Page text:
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The Hotchkiss Model Of 1914 Heavy Machine Gun

The Hotchkiss Model Of 1914 Heavy Machine Gun

The most commonly issued machine gun to the American Expeditionary Force (AEF) was the gas-operated French Model of 1914 Hotchkiss in 8x50 mm R Lebel. The height of the “Omnibus” tripod (above) was one of the Doughboys’ few complaints. The other was weight—111 lbs.

A century ago, American troops faced Germans in the trenches and fields of France. The United States had entered the war a year before, in April 1917, as a fresh-faced member of the Allied cause—full of energy but lacking many of the essential tools of war. Later in 1917, elements of the American Expeditionary Force (AEF) arrived in France, but they did so without machine guns. Sufficient guns were not yet available in the United States, and, to complete their equipment as a modern fighting force, it was decided the Doughboys would be equipped with American-made rifles, but light and heavy machine guns would be purchased from the French or British, depending on where the units were sent. Most American troops received French automatic arms.

Through no fault of their own, the Doughboys were issued the French Fusil Mitrailleur Modele 1915 CSRG (Automatic Rifle, Model 1915) or “Chauchat”—the most widely manufactured automatic arm of the Great War. How American troops made the flawed Chauchat work for them is a story that has already been told (October 2012, p. 70).

The flip side to that story was the issue of the excellent French Model of 1914 Hotchkiss heavy machine gun, which served as the AEF’s primary heavy machine gun. Chambered in the 8x50 mm R Lebel cartridge, the Mitrailleuse Automatique Hotchkiss Modele 1914 proved to be accurate, reliable and adaptable. Its design was based on principles set out by an Austrian cavalry officer, Baron Adolf Odkolek von Ujezda, and it was acquired and then refined by a Paris firm founded by an American, Benjamin Hotchkiss.


An account from Co. D, 109th Machine Gun Btn., 28th Division, describes the training: “June 16—Got off train at Esbly [France] and hiked to trucks. Rode to Trembly and hiked back five kilo, to Roissy … . Here Hotchkiss Machine Guns were issued, and … many of the companies at this time received a severe training under French instructors.”

The way of the machine gun is both art and science. The Doughboys had a lot of catching up to do in order to be competitive with the Kaiser’s experienced men, and that was described in the History of the 101st Machine Gun Battalion: “By the end of December practically every man was thoroughly familiar with the handling of the Hotchkiss gun. Before the month of January was over, it might be said that the Battalion was well trained. They were far from veteran troops, but at least each man understood his gun, which is the essential for a machine-gunner.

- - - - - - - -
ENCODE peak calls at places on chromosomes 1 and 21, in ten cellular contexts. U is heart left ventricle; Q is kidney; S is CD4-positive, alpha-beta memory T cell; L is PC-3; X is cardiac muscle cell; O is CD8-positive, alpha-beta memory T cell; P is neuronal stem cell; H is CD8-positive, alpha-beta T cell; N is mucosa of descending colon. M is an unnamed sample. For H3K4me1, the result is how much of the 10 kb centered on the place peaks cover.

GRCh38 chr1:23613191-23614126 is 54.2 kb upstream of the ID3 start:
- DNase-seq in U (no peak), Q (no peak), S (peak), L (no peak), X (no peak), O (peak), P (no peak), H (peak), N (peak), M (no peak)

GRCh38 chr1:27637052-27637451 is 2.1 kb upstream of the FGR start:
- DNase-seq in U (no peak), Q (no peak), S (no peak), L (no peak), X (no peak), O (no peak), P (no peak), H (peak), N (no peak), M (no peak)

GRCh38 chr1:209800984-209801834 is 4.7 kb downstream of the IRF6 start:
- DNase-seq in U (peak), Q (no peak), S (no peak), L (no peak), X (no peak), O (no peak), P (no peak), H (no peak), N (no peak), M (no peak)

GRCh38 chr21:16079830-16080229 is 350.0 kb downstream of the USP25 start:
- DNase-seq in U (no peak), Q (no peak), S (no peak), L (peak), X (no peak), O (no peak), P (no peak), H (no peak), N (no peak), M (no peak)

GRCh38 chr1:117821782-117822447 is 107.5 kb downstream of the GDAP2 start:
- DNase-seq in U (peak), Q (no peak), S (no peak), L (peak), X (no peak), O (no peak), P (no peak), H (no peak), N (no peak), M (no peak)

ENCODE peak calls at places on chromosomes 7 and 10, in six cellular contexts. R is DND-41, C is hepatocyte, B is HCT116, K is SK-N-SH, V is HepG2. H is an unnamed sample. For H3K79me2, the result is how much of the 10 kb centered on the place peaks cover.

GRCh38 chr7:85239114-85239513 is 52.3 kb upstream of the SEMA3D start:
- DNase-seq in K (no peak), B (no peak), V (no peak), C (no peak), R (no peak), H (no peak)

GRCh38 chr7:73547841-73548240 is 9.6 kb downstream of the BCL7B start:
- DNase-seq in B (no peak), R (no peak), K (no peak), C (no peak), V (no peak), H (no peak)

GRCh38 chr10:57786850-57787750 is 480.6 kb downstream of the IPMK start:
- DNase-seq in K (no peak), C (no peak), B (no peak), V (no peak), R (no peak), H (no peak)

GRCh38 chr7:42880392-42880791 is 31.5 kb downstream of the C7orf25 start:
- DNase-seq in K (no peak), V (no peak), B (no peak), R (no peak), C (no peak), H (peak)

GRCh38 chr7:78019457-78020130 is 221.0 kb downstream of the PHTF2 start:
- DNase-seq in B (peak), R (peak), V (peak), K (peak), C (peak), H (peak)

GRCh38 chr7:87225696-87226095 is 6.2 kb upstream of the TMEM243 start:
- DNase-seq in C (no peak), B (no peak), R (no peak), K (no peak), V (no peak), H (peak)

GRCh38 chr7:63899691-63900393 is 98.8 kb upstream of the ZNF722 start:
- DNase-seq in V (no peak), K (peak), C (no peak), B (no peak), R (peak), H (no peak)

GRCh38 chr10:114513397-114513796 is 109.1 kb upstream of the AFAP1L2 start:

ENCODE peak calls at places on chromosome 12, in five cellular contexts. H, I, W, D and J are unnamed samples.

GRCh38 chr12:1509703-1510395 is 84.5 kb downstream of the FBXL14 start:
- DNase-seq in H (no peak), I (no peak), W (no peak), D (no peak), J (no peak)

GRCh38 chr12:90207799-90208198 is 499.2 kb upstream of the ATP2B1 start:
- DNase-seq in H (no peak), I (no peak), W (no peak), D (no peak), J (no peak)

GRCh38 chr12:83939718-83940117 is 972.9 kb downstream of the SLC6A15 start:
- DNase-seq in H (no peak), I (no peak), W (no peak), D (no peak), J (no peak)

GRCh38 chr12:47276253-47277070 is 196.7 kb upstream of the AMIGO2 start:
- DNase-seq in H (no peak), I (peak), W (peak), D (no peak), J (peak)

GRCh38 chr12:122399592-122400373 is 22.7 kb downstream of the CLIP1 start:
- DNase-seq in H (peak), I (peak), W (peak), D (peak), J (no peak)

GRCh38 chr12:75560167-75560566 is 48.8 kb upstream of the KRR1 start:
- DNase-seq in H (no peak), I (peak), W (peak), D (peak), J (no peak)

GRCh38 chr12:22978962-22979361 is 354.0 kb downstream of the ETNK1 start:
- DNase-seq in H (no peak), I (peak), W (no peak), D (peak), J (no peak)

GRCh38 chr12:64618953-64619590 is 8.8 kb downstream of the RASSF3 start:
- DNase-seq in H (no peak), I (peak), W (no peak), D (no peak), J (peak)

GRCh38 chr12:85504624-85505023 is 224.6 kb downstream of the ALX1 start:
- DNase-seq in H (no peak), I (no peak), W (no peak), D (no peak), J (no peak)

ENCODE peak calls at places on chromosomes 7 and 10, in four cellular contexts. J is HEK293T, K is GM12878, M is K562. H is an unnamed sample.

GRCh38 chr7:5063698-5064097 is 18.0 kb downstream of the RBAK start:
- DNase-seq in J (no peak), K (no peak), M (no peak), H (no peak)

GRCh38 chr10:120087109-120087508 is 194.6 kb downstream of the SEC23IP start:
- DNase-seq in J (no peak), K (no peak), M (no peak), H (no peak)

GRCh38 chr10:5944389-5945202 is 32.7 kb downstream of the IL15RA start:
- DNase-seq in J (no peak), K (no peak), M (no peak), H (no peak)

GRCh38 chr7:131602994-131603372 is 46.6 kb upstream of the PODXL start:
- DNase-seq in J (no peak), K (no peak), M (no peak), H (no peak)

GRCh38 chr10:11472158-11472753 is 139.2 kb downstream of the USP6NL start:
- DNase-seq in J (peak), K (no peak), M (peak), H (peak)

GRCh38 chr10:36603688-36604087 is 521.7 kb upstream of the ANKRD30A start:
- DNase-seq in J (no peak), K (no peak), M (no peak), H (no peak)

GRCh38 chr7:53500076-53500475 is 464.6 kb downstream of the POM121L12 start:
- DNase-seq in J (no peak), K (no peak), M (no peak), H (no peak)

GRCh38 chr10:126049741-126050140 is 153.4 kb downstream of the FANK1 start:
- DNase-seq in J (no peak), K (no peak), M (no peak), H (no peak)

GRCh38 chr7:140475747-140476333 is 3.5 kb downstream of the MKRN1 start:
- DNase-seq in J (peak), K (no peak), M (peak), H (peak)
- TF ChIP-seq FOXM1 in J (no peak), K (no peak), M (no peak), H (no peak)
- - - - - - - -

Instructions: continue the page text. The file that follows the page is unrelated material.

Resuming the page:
“Every effort was made to find a place where indirect fire could be carried on, but it was impossible to locate a range near Mont where there was no danger of ricochets landing in some nearby village.

“At last, towards the end of January, all the machine guns of the Division were assembled at an old French artillery range on the outskirts of the Divisional area, and a chance was given to fire an overhead barrage. The machine guns of the Division, 168 in number, were put into action with an interval of five yards between each gun. Each Company Commander was given a map showing his gun position and the target assigned to his company, and told to calculate the necessary data.

“At a given signal all guns opened fire at once. Observers gave reports for the proper adjustment of the fire. It was a remarkable sight.

“During the barrage Colonel John Henry Parker, who was chiefly responsible for the assembly, drove his automobile back and forth under the hail of bullets, thereby conclusively demonstrating to every man on the field, that troops could advance with safety, under cover of a barrage laid down by machine-guns.”

By 1917, the M1914 Hotchkiss machine gun had become the standard French heavy machine gun. American troops arrived as Hotchkiss production was in full swing, and the AEF acquired more than 5,200 M1914s before the end of the war. The air-cooled M1914 was unique in an era dominated by water-cooled machine guns, such as the Maxim, Vickers and Schwarzlose. The gas-operated Hotchkiss fires from an open bolt, and its barrel is particularly heavy. The distinctive donut-shaped cooling rings on the barrel were noted to be particularly effective in dissipating heat.